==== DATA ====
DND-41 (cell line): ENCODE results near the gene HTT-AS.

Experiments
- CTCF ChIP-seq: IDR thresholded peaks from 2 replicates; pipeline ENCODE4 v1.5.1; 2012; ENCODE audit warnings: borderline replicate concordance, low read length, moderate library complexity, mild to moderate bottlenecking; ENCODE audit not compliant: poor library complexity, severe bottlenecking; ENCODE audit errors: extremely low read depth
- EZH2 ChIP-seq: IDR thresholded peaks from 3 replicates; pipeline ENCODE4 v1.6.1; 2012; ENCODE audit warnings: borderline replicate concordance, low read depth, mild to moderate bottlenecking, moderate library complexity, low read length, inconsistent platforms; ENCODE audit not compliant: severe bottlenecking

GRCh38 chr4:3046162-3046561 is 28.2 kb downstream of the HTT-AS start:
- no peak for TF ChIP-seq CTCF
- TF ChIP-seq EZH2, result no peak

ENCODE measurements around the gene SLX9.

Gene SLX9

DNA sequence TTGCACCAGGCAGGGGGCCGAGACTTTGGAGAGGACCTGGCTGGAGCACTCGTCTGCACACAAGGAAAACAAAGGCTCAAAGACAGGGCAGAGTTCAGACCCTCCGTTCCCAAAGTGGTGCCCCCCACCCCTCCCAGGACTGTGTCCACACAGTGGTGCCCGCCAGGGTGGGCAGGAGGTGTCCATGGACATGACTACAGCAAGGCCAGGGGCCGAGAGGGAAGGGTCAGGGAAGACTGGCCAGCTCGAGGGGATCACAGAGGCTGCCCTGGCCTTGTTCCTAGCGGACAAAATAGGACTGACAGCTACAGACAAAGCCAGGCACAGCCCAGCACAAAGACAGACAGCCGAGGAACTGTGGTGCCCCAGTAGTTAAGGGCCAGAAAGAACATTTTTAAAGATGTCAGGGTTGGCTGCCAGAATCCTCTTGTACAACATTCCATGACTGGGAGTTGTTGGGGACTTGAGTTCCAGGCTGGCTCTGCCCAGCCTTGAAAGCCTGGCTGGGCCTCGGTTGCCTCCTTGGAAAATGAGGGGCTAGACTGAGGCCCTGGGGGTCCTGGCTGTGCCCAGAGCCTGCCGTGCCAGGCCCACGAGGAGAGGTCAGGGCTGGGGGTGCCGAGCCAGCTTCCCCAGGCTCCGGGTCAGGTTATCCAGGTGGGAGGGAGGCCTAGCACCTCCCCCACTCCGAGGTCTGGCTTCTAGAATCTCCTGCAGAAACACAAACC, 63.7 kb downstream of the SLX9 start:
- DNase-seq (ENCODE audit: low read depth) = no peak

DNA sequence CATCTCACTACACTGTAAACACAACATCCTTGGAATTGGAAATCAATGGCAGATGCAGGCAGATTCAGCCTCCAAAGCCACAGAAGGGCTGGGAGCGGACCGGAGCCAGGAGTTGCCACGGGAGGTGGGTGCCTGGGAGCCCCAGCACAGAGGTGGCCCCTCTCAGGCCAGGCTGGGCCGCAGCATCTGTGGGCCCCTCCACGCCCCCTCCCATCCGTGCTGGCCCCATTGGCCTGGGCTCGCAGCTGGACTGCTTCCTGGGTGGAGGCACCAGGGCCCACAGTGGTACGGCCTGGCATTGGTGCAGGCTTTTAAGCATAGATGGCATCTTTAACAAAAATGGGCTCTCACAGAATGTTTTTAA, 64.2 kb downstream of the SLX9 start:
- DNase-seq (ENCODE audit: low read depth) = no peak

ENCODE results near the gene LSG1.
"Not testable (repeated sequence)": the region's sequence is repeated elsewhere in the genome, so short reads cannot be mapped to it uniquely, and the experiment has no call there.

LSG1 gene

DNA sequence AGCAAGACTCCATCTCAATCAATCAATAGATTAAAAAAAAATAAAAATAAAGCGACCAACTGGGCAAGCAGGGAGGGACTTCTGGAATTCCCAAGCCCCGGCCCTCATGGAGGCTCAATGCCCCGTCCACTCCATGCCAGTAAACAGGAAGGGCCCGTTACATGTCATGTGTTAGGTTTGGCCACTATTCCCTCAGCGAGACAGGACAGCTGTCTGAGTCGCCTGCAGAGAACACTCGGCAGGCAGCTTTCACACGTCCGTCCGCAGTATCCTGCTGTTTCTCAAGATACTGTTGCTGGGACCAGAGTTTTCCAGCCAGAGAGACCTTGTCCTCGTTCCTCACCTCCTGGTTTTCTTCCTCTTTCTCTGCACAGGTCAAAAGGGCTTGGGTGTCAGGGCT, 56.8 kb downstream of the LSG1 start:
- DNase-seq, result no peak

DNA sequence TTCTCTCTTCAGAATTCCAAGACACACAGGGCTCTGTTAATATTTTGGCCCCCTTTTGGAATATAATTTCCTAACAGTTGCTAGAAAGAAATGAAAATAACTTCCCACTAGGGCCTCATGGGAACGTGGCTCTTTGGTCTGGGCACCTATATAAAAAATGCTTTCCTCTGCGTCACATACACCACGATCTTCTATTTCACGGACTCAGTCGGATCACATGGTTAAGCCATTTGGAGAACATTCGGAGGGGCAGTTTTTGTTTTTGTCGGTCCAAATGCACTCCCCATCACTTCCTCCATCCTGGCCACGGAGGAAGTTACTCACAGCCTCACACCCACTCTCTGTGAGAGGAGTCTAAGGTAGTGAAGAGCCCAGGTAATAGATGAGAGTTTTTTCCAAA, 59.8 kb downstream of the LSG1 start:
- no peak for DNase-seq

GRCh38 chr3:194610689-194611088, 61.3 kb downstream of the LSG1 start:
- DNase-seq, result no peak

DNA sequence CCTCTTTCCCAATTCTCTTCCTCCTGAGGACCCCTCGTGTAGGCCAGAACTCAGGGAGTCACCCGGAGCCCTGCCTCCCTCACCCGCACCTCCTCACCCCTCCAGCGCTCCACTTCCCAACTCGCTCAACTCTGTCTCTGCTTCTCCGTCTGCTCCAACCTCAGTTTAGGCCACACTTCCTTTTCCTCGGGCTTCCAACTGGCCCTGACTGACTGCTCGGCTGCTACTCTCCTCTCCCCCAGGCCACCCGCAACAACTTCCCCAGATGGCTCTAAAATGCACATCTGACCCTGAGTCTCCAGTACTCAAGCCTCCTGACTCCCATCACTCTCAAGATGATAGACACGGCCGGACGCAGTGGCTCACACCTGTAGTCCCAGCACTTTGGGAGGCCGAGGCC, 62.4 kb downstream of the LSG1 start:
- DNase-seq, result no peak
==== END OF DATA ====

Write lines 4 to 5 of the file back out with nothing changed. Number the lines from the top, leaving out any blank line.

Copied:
- EZH2 ChIP-seq: IDR thresholded peaks from 3 replicates; pipeline ENCODE4 v1.6.1; 2012; ENCODE audit warnings: borderline replicate concordance, low read depth, mild to moderate bottlenecking, moderate library complexity, low read length, inconsistent platforms; ENCODE audit not compliant: severe bottlenecking

GRCh38 chr4:3046162-3046561 is 28.2 kb downstream of the HTT-AS start: